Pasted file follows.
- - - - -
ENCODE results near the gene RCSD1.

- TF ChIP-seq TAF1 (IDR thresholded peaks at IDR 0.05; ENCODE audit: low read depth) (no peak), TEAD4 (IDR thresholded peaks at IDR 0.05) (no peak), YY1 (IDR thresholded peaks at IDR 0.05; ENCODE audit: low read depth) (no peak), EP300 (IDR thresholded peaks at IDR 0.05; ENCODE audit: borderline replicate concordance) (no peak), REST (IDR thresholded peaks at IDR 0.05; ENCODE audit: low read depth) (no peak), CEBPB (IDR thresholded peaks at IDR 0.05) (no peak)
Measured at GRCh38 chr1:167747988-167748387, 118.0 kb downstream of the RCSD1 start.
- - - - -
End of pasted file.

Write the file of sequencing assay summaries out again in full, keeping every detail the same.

ENCODE results near the gene RCSD1.

- TF ChIP-seq TAF1 (IDR thresholded peaks at IDR 0.05; ENCODE audit: low read depth) (no peak), TEAD4 (IDR thresholded peaks at IDR 0.05) (no peak), YY1 (IDR thresholded peaks at IDR 0.05; ENCODE audit: low read depth) (no peak), EP300 (IDR thresholded peaks at IDR 0.05; ENCODE audit: borderline replicate concordance) (no peak), REST (IDR thresholded peaks at IDR 0.05; ENCODE audit: low read depth) (no peak), CEBPB (IDR thresholded peaks at IDR 0.05) (no peak)
Measured at GRCh38 chr1:167747988-167748387, 118.0 kb downstream of the RCSD1 start.